I’ve Been A Remote Worker for 20 Years: Here’s A Prediction

It’s interesting to hear everyone go ga ga over doing a Zoom business meeting or cocktail party. To me online meetings are no big deal and after many meetings from my home office for the past 20 years, I’d rather just make a phone call. People are inviting me to meet via Zoom as if it’s super special or a game or something. I appreciate it but it’s not special or fun to me. It’s business as usual. I’m not going to glamorize it. And be careful what you talk about using the free services. Your security may not be so good unless you pay for a pro version.

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However, regarding birthday celebrations, yes, it is a nice gesture to see everyone’s faces on the screen. That’s different and is nice if you live in different countries or states. I would rather see the “drive by parades” instead if your buddies are close enough to do that.

I’ve been a remote worker both for IBM and for myself for the most part since 2000 when my son was born. He is finishing up his freshman year at University of California Berkeley right now. He turns 20 this year. He’s been around as long as I’ve been a remote worker!

I say I worked from home “for the most part” because when I was West region PR manager for  IBM I had a sweet office in Mountain View, which I think is now owned by Google, as well as a guest office at IBM Almaden Research Center. But I mainly worked at home. And by the way my son went to daycare while I did that. It would have been a bit dangerous for him to wander around the house as a baby or toddler during my super busy IBM days.  (Remote work parents of toddlers: be careful.)

Here’s my prediction about what’s going to happen: in the next 18 months we will all need to be able to turn on and off remote work. I don’t believe everyone will “turn remote” permanently though. I think schools will still be around. Offices and work buildings will still be around. So don’t get rid of your printer-copiers, desks or chairs.

After listening to numerous interviews with medical doctors and data scientists from places including Columbia and UC Berkeley, I have a strong opinion about what might happen.  I believe that almost all businesses will have both an in person and remote work option.

During the next year people will go back to school and to the office. But at some point, they will told to go back home. For example, they could go back to school and work in August but be called back home for a few months in December or February. These are made up months: the exact day will depend on what happens with the COVID-19 curve. But a UC Berkeley PhD said today during an online teleconference that COVID cases could very well start to increase again during flu season: that’s when people may be called home again.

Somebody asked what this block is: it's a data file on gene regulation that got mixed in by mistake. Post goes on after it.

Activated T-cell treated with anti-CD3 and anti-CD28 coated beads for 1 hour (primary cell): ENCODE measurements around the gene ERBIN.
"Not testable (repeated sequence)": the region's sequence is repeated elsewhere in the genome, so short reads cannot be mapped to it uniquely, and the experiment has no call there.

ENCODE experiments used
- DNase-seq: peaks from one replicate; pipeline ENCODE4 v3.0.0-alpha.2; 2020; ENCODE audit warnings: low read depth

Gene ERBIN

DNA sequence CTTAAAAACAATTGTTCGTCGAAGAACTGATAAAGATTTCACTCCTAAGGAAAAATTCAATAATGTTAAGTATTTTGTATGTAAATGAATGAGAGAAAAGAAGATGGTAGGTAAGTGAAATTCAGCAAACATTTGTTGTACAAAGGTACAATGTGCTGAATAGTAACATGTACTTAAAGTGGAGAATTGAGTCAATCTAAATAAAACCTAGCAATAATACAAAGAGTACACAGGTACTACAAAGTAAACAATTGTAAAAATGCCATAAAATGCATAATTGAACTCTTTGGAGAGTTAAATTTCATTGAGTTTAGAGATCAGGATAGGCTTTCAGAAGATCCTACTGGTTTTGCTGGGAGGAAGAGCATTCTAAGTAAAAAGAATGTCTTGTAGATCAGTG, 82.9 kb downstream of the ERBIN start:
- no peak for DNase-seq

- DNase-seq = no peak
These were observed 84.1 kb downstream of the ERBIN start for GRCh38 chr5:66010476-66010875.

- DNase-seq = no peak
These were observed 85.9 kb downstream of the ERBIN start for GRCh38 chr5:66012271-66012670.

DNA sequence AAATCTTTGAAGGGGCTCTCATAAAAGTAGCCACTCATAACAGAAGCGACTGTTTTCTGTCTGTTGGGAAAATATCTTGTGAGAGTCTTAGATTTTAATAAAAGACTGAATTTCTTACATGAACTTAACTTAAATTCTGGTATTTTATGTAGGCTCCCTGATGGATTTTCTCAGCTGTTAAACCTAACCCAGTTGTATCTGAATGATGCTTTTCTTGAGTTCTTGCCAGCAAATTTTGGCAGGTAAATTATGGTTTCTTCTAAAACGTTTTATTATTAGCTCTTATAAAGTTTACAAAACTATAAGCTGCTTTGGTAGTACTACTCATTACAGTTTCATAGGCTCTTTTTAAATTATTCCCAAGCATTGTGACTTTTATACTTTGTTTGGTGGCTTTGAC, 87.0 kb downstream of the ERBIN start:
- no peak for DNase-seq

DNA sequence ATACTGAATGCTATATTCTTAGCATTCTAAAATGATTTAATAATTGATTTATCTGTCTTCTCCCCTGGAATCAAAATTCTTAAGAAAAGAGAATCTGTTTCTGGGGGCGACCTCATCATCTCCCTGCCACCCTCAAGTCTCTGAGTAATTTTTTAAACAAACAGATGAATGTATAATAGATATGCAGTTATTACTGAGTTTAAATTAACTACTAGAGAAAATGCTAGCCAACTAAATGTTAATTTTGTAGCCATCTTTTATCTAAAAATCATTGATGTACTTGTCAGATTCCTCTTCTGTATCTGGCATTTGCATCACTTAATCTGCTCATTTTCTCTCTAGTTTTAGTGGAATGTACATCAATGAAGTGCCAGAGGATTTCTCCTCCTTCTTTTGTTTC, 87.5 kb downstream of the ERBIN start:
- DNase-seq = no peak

Whether students and workers go out or go home will depend on if people are getting sick from something that isn’t very treatable. So if the COVID-19 numbers go up we go home. They go down, we go to the office. Therefore my prediction is that we’ll have this back and forth lifestyle for at least one and a half years. Then maybe there will be a vaccine and things might go back to normal again.

What problems will occur? This will put more stress on college students who go to schools far away from their parents’ homes. They have to decide, will they stay at their college apartment when they get called back to online school or move out and go to mom and dad’s? Will landlords give students a break if they move out back home for three months? One of more vocal parents from the UC Berkeley Cal Parents Discussion Group Facebook page suggested simply asking landlords to put a special clause into the leases. If you move out, maybe you can get a break that month.

Regarding K-12, poorer kids will need to get laptops and WiFi supplied to them. One school district representative from New York said just this week that around 20% of their K-12 school children don’t have technology or bandwidth at home for online learning. And they have figured out how to solve about 10 percent of this problem but are working on the rest of it. Business, schools and communities: let’s work on solving this digital divide problem as a team.

My advice is simple: go with the flow and stay flexible. Flexibility is the name of the game moving forward. But wait, there’s more.

Help someone and you will get a favor back at some point: I’ve already experienced that. I bought hand sanitizer for a stranger and got a much needed essential item literally gifted to me soon after.

Try to stay healthy because if you get sick you will recover faster.

Good luck and happy online meetings everyone. I wish you all long lives with much toilet paper. And sorry if I missed your fun Zoom party. It reminds me too much of work.

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Michelle McIntyre is the founder of Michelle McIntyre Communications LLC, a tech PR consulting firm in Saratoga, Calif. She’s an IBM vet and also a future of work influencer. Follow her @FromMichelle on Twitter.